Those skilled in the art will recognize that changes in the slurry brightness will also affect the magnitude of photocell power output. In recognition of the fact that wood pulp brightness can and does change from time to time for diverse reasons, the near infra-red filter 10 is interposed between the photocell face and the conduit window W. It has been found that the reflectivity of light wave-lengths greater than 0.70 microns from suspended particles of wood fiber is substantially unaffected by the superficial color and texture characteristics of the particles. Consequently the magnitude of light within this spectral range reflected from a substantially constant emission source is substantially constant notwithstanding brightness changes.

Patent Citations
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Referenced by
Citing PatentFiling datePublication dateApplicantTitle
US4415408 *Nov 2, 1981Nov 15, 1983General Signal CorporationApparatus, and method for controlling consistency
US4499376 *Sep 14, 1983Feb 12, 1985Paul T. FrostHydraulic oil counting device and water separator
US4507556 *Dec 8, 1982Mar 26, 1985St. Regis Paper CompanyApparatus and method for determining pulp stock consistency
US4607955 *Aug 16, 1984Aug 26, 1986The Electron Machine CorporationStock consistency transmitter
US4643573 *Feb 21, 1985Feb 17, 1987The Dow Chemical CompanyMethod for measuring the relative concentration of larger and smaller particles in suspension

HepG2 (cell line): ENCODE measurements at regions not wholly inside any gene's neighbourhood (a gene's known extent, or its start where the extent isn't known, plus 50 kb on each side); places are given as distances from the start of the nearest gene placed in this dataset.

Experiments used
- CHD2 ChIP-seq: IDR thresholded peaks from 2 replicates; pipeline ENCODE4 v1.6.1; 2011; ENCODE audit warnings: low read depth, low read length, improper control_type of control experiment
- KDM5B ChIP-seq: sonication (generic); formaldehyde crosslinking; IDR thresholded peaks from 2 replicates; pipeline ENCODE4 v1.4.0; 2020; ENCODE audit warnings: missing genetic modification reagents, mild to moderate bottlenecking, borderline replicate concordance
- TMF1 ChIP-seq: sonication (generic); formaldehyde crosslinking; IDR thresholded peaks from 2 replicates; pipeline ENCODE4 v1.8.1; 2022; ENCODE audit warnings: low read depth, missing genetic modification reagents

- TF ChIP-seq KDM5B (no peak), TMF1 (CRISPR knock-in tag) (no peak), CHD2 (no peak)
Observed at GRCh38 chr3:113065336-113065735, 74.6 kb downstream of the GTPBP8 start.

US4661706 *Feb 25, 1985Apr 28, 1987Spectra-Tech Inc.Blocker device for eliminating specular reflectance from a diffuse reflection spectrum
US4680957 *May 2, 1985Jul 21, 1987The Davey CompanyNon-invasive, in-line consistency measurement of a non-newtonian fluid
US4755667 *Apr 17, 1987Jul 5, 1988Avl AgSensor element for determination of concentration of substances
US4886576 *Dec 16, 1987Dec 12, 1989Boise Cascade CorporationMethod and apparatus for producing uniform pulp yields by controlling the operation of a refiner
US4971077 *Aug 2, 1989Nov 20, 1990R. J. Reynolds Tobacco CompanyOn-line tobacco evaluation system and method
US4990261 *Mar 28, 1989Feb 5, 1991Calgon CorporationMethod for monitoring and/or controlling liquid-solid separation processes
US5004923 *Jan 30, 1990Apr 2, 1991Biotrack, Inc.Capillary flow device
US5240594 *Mar 30, 1992Aug 31, 1993Calgon CorporationSystem for monitoring and/or controlling liquid-solid separation processes
US5300779 *Aug 18, 1992Apr 5, 1994Biotrack, Inc.Capillary flow device
US5416577 *Jul 2, 1993May 16, 1995Honeywell Inc.Color sensor for optically measuring consisting and brightness of materials
US5420682 *Jul 2, 1993May 30, 1995Honeywell Inc.Method and apparatus for compensating spectral data with a color sensor
US5611891 *Dec 8, 1995Mar 18, 1997Westvaco CorporationSystem and method for controlling papermaking stock consistency
US6819419Feb 13, 2003Nov 16, 2004Janesko OyMethod for illuminating particles contained in a medium for optical analysis, and optical particle analyser
US20030179374 *Feb 13, 2003Sep 25, 2003Juha JaaskelainenMethod for illuminating particles contained in a medium for optical analysis, and optical particle analyser
US20060196621 *Mar 1, 2005Sep 7, 2006Johansson Ola MVirtual hand sheet method and system for estimating paper properties
Classifications
U.S. Classification250/341.5, 162/263, 250/574, 162/258, 162/198, 356/51, 356/338
International ClassificationG01N21/35, G01N33/18
Cooperative ClassificationG01N21/3563, G01N21/3577, G01N33/18
European ClassificationG01N33/18, G01N21/35